Patton Museum - Tiger II King Tiger Tank
Bill Maloney

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01TigerIIKingTigerTank 02TigerIIKingTigerGlacisPlate 03TigerIIKingTigerDriveSprocket 04TigerIIKingTigerRoadWheel
01 Tiger II King Tiger Tank 02 Tiger II King Tiger Glacis Plate 03 Tiger II King Tiger Drive Sprocket 04 Tiger II King Tiger Road Wheel
05TigerIIKingTigerRoadWheel 06TigerIIKingTigerIdlerWheel 07TigerIITankTracks 08TigerIITankTracks
05 Tiger II King Tiger Road Wheel 06 Tiger II King Tiger Tank Idler Wheel 07 Tiger II Tank Tracks 08 Tiger II Tank Tracks
09TigerIITankTracks 10TigerIITankTracks 11TigerIITankTracks 12TigerIIMuzzle-Brake
09 Tiger II Tank Tracks 10 Tiger II Tank Tracks 11 Tiger II Tank Tracks 12 Tiger II Muzzle Brake
13TigerIIMuzzle-Brake 14KingTigerTankTurret 15 King Tiger Tank Saukopf (Pig's Snout) Gun Mantlet 16KingTigerTankTurret
13 Tiger II Muzzle Brake 14 King Tiger Tank Turret 15 King Tiger Tank Saukopf (Pig's Snout) Gun Mantlet 16 King Tiger Tank Turret

Tiger II King Tiger Tank Panzerkampfwagen VI Ausf B Specifications:

German WWII King Tiger Tank
A German WWII Jagdtiger Tank Destroyer which was built on a longer but similar chassis as the King Tiger Tank at the Patton Museum in Fort Knox, KY

Length: 33 feet, 9 inches
12 feet, 4 inches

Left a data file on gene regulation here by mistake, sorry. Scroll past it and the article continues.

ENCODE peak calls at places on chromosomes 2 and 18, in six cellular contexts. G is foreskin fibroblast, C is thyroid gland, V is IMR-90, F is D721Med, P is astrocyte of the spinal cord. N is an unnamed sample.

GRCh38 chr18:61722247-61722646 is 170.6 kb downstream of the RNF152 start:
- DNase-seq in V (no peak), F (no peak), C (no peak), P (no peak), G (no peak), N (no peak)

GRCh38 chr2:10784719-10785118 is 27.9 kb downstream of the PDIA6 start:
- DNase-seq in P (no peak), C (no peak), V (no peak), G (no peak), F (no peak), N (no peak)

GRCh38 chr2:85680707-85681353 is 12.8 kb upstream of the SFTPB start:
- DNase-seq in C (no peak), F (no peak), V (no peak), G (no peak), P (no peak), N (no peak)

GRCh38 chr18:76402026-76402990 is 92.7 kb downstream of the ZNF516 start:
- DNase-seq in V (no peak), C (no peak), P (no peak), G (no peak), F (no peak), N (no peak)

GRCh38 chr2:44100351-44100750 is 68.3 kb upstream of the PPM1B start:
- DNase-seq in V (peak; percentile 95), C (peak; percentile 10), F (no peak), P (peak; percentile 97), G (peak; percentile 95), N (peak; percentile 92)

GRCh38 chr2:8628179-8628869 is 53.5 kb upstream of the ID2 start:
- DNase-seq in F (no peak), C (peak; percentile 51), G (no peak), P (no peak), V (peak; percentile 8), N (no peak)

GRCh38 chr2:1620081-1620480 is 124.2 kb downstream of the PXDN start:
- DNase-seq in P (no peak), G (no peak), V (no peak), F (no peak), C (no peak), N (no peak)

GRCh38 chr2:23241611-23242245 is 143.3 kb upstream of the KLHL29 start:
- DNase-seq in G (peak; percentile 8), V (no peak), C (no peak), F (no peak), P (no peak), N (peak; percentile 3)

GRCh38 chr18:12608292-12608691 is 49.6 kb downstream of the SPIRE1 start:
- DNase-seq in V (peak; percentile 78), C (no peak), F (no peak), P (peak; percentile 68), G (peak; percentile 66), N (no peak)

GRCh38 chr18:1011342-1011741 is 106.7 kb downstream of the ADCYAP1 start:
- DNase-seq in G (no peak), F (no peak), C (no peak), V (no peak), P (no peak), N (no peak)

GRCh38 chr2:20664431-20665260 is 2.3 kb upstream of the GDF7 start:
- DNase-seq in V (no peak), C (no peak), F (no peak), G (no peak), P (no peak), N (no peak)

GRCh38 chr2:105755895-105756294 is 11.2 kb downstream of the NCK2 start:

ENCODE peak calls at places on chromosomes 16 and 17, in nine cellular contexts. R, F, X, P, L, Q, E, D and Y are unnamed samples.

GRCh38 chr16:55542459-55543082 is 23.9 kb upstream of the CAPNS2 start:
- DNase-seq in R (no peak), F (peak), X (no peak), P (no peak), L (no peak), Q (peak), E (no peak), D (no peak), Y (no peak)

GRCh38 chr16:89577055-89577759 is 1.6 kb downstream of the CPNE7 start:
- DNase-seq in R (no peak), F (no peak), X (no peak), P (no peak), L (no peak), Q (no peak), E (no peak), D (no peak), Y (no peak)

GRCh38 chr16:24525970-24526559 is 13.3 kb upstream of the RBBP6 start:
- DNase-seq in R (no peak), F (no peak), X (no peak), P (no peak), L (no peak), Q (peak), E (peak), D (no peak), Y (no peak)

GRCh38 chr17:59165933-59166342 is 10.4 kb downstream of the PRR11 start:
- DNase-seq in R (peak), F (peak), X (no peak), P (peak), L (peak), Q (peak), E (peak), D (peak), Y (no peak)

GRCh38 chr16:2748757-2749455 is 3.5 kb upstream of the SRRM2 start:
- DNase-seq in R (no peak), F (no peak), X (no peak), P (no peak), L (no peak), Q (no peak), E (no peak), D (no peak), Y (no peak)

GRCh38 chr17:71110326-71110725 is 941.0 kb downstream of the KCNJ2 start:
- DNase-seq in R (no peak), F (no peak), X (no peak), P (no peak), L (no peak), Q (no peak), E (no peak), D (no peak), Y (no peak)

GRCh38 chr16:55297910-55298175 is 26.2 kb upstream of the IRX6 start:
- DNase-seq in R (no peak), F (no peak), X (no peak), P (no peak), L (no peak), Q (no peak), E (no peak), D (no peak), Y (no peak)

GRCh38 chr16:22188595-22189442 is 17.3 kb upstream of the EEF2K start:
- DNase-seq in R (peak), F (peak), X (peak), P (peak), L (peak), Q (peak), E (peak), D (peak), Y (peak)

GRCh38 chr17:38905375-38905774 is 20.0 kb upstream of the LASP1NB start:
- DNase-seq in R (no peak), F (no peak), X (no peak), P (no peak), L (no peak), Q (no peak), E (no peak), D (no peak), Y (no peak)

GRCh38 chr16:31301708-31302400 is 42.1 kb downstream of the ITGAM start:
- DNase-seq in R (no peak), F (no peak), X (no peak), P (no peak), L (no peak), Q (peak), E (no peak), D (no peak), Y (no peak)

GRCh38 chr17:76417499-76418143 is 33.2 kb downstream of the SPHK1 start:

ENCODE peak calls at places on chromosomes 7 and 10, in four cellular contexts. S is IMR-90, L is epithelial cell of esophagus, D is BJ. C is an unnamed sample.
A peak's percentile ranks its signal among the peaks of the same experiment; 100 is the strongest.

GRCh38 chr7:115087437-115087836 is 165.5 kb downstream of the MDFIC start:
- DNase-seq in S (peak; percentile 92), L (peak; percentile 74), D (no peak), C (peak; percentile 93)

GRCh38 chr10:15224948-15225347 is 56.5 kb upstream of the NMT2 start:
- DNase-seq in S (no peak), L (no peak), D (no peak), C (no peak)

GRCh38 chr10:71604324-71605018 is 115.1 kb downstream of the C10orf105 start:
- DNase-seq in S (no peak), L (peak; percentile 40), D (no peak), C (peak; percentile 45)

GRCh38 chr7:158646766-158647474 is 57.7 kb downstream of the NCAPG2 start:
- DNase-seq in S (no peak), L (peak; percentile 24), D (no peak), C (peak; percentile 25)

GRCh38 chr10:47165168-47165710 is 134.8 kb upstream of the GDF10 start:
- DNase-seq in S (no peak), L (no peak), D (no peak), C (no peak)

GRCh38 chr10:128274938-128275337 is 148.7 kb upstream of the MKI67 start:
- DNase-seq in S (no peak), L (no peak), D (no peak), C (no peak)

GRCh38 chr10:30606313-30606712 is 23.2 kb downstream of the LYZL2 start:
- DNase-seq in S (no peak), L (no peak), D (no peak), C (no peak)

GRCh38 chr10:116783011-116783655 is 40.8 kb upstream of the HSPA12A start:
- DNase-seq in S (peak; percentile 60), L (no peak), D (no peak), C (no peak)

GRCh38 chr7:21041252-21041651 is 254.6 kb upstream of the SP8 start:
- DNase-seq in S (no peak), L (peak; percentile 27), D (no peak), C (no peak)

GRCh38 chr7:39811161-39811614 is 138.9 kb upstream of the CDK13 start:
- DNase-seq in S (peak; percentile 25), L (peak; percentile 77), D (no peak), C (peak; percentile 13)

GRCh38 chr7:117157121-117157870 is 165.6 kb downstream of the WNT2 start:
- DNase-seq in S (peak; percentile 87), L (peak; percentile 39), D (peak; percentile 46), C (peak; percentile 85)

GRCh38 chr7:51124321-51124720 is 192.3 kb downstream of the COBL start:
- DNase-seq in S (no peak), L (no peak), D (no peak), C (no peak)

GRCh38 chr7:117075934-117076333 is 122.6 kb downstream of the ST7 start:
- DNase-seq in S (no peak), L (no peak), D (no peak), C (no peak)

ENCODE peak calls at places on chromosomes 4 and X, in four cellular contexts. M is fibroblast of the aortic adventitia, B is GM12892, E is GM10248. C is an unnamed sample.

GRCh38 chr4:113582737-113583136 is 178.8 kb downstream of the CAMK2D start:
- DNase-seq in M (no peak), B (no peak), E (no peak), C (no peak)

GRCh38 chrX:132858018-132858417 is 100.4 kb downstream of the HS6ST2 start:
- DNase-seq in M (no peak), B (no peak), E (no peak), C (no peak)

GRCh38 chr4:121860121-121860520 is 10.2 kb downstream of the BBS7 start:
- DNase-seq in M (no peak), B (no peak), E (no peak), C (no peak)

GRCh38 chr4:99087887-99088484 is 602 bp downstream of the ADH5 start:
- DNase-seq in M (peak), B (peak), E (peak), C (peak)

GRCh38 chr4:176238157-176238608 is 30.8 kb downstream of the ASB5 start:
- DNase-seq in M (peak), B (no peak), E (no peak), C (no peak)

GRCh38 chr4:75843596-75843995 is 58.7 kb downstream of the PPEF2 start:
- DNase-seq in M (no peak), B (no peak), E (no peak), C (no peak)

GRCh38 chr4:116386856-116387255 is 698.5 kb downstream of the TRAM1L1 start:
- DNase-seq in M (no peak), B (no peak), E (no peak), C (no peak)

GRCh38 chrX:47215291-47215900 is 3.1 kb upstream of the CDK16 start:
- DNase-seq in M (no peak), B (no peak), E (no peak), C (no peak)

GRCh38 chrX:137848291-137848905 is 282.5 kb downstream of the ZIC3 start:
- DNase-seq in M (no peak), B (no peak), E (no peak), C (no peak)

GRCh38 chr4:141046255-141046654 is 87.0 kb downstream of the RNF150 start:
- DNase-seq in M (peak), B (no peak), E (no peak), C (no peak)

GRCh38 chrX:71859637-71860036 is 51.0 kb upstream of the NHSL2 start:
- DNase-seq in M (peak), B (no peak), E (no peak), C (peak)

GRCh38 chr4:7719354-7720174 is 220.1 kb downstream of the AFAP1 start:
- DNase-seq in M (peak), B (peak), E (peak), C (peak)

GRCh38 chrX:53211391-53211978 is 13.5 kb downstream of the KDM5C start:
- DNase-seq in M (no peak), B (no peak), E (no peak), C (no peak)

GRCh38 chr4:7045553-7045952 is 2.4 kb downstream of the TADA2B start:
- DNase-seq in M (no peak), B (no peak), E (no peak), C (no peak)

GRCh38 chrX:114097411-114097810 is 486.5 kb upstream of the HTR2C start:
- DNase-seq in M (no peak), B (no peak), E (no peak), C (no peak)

10 feet, 2 inches
74.8 Tons
Max Speed: 23 mph
Range: 100 miles
Armor: 7 "/180mm Frontal
Powerplant: Maybach HL 230 P30 Water Cooled V12 Gas Engine 700hp
Fuel Capacity: 230 gallons
  KwK43 L/71 88mm Rifled Gun
  MG34 Machine Gun in a Coaxial Mount
  MG34 Machine Gun in a Bow Mount
Entered Service: 1944
Unit Cost: $

This particular King Tiger II, or Royal Tiger was captured on December 25, 1944 near Petit Coo in Belgium during the Battle of the Bulge. The crew abandoned their Tiger Tank under fire. It is not clear whether the tank broke down or ran out of fuel. It was shipped to Aberdeen Proving Grounds in February of 1945 for examination and testing. Much of the armor on the left hand side has been cut away for access to the interior. The King Tiger Tank was the heaviest tank of the war and its 7 inches of frontal armor was impervious to the fire of any allied tank fielded during WWII. Its weight did prove to be a drawback as few bridges in Europe could handle the Royal Tiger's 74.8 tons and its engine and transmission were underengineered for the task of driving a tank of that weight.

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